Fishing community gathers to mourn crew of Foxy Lady II

Posted Feb. 24, 2013, at 7:45 p.m.
Last modified Feb. 27, 2013, at 12:12 p.m.

STONINGTON, Maine — As snow fell outside, tears were falling inside the Island Community Center on Sunday as the tight-knit fishing community of Stonington-Deer Isle gathered to remember two local fishermen lost at sea in December.

Arriving in the snow long before the 2 p.m. memorial service began, Joyce Gray, a grandmother of Wallace “Chubby” Gray II, the young captain of The Foxy Lady II, chose her steps carefully as she made her way down a slippery hill to the community center’s front door. She clutched husband Maynard’s arm with one hand to keep both from falling. In her other hand she clutched a pink box of tissues.

Once inside, Joyce Gray spent a few quiet moments alone, before the prayers and eulogies began, soaking in the memories sparked by a collage of family photos. Losing a grandson at sea, with no mortal remains over which to mourn or to bury, has been “awful and unreal,” she said Sunday.

Chubby was 26 and his crewman, Wayne Kendall Young, was 50 when Gray’s Gloucester-based scalloping boat went down on the night of Dec. 15 for reasons unknown, apparently about 15 miles north of Provincetown, Mass. The submerged wreckage of the 45-foot vessel was found about a month later, but the bodies were never recovered.

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More than 160 family and friends of the two Deer Isle men gathered Sunday in a snowstorm to remember the fishermen, filling the folding chairs, benches and bleachers within the community center’s barrel-shaped gymnasium. While Dave Taylor on guitar opened the service with a medley of traditional hymns, it was Chubby’s only son, Wallace, who just turned 3 years old, who entertained those who mingled and hugged before the tears started to flow.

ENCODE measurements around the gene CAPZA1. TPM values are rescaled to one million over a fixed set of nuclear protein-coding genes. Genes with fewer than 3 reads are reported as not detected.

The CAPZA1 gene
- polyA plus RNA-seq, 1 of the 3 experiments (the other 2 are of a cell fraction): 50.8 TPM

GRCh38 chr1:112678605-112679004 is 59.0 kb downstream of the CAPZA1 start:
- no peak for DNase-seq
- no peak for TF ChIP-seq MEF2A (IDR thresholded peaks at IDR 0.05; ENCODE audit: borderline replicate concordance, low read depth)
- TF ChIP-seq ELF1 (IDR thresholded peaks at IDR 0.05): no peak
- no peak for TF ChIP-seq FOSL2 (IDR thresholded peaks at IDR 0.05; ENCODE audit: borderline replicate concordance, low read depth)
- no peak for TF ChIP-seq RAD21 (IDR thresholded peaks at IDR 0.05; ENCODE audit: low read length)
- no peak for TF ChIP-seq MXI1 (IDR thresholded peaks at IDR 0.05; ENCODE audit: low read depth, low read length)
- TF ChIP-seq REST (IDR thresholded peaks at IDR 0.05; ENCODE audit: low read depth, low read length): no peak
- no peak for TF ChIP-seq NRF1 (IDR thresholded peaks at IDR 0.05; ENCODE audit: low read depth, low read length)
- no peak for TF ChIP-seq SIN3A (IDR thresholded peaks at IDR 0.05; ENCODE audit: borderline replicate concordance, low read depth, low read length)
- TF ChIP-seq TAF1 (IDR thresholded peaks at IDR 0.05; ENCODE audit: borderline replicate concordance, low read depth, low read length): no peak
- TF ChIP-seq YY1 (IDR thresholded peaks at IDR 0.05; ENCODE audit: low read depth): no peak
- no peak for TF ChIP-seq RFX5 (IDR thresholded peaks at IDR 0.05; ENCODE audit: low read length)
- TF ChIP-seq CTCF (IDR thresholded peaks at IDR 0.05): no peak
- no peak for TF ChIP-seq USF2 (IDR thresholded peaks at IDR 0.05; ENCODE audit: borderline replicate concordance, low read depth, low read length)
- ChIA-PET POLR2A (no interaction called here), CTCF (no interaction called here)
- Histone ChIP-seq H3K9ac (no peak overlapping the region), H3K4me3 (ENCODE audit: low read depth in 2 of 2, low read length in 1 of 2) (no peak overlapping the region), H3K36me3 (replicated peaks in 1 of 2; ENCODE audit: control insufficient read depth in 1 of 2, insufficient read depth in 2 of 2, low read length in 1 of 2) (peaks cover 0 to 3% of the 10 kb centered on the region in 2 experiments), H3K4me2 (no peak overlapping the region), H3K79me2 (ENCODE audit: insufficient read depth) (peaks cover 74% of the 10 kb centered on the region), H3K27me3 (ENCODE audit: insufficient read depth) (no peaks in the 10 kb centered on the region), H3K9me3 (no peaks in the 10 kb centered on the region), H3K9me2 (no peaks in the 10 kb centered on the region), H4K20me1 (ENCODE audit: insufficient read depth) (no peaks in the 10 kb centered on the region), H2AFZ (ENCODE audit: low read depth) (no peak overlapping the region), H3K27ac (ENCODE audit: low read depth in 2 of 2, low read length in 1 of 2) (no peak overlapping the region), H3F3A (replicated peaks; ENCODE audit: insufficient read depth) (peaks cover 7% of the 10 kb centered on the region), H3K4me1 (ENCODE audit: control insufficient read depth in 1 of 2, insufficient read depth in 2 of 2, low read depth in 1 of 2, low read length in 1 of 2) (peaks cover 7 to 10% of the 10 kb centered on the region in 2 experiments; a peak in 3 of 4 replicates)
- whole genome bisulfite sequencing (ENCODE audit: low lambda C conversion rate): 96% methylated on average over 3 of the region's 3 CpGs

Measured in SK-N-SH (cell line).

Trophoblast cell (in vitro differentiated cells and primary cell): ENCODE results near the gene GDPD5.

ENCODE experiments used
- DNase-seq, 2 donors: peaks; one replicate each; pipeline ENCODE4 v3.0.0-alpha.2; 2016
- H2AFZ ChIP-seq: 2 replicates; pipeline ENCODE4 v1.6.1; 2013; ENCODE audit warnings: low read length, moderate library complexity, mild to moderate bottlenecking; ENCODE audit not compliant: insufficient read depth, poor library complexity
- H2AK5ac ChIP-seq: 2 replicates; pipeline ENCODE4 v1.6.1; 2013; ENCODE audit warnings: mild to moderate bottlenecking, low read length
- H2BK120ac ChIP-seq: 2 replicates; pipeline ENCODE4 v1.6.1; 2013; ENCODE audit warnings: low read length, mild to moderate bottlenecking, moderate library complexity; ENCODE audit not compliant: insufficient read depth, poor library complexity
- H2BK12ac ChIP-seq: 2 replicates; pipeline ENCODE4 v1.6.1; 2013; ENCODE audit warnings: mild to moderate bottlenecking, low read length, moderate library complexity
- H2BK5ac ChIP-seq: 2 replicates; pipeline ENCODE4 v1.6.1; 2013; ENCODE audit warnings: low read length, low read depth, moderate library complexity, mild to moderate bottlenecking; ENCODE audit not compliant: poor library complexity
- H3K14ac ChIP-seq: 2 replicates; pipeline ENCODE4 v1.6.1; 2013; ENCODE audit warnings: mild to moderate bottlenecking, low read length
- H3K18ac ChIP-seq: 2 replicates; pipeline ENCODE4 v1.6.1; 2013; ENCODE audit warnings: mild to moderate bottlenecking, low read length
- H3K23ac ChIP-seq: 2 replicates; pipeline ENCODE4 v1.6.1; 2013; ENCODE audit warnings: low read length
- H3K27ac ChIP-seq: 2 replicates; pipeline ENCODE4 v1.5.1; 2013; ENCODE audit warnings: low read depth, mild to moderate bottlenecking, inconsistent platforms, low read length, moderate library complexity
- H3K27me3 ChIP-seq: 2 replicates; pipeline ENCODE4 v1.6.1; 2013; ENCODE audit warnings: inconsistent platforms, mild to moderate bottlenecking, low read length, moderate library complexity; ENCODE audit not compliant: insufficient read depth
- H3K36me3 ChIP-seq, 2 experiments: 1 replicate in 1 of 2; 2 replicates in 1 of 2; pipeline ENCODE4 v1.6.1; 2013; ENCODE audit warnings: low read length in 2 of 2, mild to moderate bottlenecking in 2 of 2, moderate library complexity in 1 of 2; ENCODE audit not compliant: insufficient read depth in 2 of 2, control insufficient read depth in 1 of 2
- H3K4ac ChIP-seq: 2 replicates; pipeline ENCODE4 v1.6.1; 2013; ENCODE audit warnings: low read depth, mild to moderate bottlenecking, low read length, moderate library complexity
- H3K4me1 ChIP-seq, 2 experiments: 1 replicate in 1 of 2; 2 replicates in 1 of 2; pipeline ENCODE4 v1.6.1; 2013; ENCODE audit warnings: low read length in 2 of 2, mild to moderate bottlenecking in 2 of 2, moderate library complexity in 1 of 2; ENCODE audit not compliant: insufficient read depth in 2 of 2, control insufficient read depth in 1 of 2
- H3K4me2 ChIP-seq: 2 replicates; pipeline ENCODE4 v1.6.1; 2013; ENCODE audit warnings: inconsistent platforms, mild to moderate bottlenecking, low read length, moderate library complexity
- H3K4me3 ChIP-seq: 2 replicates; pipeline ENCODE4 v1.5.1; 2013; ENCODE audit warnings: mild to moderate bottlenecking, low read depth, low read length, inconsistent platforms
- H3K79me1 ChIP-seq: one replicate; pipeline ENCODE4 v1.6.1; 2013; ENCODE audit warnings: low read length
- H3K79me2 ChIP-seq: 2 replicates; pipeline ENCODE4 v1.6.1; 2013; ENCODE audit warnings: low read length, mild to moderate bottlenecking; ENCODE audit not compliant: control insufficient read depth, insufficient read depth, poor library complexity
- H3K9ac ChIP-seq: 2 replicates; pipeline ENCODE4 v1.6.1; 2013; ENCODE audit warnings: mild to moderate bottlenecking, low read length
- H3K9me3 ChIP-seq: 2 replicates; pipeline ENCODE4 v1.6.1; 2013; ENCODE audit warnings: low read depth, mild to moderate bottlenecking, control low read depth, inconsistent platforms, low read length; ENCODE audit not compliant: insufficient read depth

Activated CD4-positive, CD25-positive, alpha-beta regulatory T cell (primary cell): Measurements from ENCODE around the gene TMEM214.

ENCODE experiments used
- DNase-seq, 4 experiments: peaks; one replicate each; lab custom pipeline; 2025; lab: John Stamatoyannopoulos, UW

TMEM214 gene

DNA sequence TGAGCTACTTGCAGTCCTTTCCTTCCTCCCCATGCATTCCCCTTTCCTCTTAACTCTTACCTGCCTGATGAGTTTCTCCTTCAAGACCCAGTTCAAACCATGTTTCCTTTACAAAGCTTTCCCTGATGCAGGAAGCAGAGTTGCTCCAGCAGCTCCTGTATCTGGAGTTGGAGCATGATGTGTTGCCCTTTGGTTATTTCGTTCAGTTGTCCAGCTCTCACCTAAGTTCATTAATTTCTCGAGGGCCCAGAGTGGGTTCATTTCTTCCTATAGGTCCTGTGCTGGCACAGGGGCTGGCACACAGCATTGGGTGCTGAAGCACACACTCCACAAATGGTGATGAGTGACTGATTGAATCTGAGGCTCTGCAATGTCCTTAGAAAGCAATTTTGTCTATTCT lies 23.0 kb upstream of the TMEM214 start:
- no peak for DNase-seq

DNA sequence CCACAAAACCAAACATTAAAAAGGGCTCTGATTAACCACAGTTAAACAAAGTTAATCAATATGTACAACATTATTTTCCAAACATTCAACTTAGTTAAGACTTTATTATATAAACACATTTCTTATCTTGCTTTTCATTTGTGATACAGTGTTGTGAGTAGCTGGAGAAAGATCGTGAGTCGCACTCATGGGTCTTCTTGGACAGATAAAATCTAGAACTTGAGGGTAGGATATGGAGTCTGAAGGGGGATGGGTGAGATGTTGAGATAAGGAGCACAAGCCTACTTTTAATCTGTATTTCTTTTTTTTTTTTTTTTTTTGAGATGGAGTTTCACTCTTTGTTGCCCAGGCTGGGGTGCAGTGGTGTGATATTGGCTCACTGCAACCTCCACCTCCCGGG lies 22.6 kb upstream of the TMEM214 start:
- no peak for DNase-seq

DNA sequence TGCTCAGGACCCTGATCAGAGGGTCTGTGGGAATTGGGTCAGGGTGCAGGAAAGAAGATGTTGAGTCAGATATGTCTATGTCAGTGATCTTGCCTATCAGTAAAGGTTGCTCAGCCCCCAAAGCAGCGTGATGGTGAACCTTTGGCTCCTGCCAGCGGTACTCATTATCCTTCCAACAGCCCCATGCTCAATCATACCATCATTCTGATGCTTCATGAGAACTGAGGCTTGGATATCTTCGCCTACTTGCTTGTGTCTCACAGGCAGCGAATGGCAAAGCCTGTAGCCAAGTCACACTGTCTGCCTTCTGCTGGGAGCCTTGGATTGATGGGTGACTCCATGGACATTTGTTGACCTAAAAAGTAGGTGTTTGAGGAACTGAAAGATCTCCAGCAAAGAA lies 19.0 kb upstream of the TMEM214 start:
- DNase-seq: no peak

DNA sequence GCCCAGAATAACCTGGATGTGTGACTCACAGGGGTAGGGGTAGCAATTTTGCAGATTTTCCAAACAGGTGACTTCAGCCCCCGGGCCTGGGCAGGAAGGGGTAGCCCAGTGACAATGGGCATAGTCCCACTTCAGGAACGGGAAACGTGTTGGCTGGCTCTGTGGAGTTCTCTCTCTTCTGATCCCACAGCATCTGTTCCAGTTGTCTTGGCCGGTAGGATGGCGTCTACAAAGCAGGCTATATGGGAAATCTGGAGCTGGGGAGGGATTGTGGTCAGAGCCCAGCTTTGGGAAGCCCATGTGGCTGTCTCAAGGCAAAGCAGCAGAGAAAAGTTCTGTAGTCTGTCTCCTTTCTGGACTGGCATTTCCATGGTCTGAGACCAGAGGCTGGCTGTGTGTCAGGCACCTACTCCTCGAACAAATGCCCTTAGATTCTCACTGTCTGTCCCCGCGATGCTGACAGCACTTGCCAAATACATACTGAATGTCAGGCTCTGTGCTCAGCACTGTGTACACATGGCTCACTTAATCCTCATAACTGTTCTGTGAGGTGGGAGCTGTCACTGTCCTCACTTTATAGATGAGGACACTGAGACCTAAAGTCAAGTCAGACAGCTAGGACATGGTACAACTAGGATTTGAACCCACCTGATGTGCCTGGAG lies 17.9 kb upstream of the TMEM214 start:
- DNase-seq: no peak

Dressed in a black suit replete with vest and bow tie, Wallace made a beeline for the basketball rack when he entered the gym. Within 10 minutes young Wallace was barefoot and, in the process of chasing other kids through the legs of a growing maze of adults, somehow lost his pants. He later reappeared, pants restored, but wearing only one shoe.

Two local clergy — Elder Michael Shepard of the Restoration Branch of the Church of Jesus Christ in nearby Sunset and the Rev. Kevin Barrett of the Church of the Nazarene in nearby Burnt Cove — offered prayers and readings in honor of the two lost sailors.

“We are not here to say goodbye,” Shepard told those gathered. “We need to understand that they have passed, beginning a brand-new journey as fishermen who sailed to the other side, to a sea of peace.”

Shepard said those affected by the loss have been “choosing their steps carefully, taking it slow, after receiving news that fearfully they had not wanted to hear: that the U.S. Coast Guard had affirmed that all hands were lost at sea, that the ocean has taken ownership of two more of our own.”

Shepard’s son, Patrick, eulogized his friend Chubby, noting that young Wallace will grow up without his father but will, like his father, “have the unique opportunity to grow up in a fishing community.”

Barrett painted a picture of Young as a father dedicated to his five children, a man who “lived for his grandbabies,” a man who “could always make people laugh, no matter the situation.”

“”Whatever it was — a cookout or a good time on the boat — whatever a good time [with Young] was for you, hang onto that,” Barrett told Young’s family and friends. “No one can take that away from you.”

Chubby’s father, Wallace Gray, also offered “a few words about my boy.”

As he came of age, he said, Chubby took to seamanship to the point where he “not only had his sights set on the boat, but had his sights set on me, suggesting that maybe I should retire, something about being old.”

The hourlong ceremony ended with Shepard offering a rendition of The Fisherman’s Prayer:

I pray that I may live to fish

Until my dying day.

And when it comes to my last cast,

I then most humbly pray:

When in the Lord’s great landing net

And peacefully asleep

That in His mercy I be judged

Big enough to keep.


An earlier version of this story requires correction. Wayne Young’s middle name is Kendall, not Kennedy. The reverend at the Church of Jesus Christ in Sunset is Kevin Barrett, not Bernet.

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